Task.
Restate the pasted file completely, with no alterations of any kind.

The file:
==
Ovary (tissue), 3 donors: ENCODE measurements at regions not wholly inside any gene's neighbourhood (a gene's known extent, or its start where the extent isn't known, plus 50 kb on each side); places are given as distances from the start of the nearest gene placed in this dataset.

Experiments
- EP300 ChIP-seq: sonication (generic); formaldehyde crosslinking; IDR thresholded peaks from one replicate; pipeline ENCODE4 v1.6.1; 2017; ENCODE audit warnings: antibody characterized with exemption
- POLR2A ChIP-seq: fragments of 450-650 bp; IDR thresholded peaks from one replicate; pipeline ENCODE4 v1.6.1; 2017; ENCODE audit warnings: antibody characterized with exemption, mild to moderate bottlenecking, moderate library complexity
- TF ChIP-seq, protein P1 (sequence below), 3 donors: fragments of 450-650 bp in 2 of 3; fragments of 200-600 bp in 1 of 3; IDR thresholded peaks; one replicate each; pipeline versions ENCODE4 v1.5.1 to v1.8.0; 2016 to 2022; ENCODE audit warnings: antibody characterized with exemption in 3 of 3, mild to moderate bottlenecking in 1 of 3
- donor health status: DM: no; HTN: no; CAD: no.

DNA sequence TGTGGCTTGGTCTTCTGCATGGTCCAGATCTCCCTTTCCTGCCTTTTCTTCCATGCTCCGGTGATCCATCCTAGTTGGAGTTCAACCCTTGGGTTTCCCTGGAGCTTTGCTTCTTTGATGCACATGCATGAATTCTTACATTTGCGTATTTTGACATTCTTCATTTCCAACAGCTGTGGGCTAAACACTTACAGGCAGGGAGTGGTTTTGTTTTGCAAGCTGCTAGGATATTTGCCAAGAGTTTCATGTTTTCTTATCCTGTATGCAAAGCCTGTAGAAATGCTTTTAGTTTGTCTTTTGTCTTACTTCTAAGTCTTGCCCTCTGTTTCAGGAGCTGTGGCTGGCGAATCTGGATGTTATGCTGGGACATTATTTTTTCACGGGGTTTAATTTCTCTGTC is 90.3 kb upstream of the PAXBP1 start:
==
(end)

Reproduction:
Ovary (tissue), 3 donors: ENCODE measurements at regions not wholly inside any gene's neighbourhood (a gene's known extent, or its start where the extent isn't known, plus 50 kb on each side); places are given as distances from the start of the nearest gene placed in this dataset.

Experiments
- EP300 ChIP-seq: sonication (generic); formaldehyde crosslinking; IDR thresholded peaks from one replicate; pipeline ENCODE4 v1.6.1; 2017; ENCODE audit warnings: antibody characterized with exemption
- POLR2A ChIP-seq: fragments of 450-650 bp; IDR thresholded peaks from one replicate; pipeline ENCODE4 v1.6.1; 2017; ENCODE audit warnings: antibody characterized with exemption, mild to moderate bottlenecking, moderate library complexity
- TF ChIP-seq, protein P1 (sequence below), 3 donors: fragments of 450-650 bp in 2 of 3; fragments of 200-600 bp in 1 of 3; IDR thresholded peaks; one replicate each; pipeline versions ENCODE4 v1.5.1 to v1.8.0; 2016 to 2022; ENCODE audit warnings: antibody characterized with exemption in 3 of 3, mild to moderate bottlenecking in 1 of 3
- donor health status: DM: no; HTN: no; CAD: no.

DNA sequence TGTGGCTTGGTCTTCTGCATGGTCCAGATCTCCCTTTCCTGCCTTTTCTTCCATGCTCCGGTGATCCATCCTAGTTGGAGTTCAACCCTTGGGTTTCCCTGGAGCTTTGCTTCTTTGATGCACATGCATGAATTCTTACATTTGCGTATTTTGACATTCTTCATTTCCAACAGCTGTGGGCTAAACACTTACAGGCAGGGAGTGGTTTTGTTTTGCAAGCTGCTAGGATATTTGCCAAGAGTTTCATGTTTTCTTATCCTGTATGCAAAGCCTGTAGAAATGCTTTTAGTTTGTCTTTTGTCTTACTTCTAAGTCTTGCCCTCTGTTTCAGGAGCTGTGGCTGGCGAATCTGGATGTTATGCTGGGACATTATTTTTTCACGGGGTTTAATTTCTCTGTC is 90.3 kb upstream of the PAXBP1 start: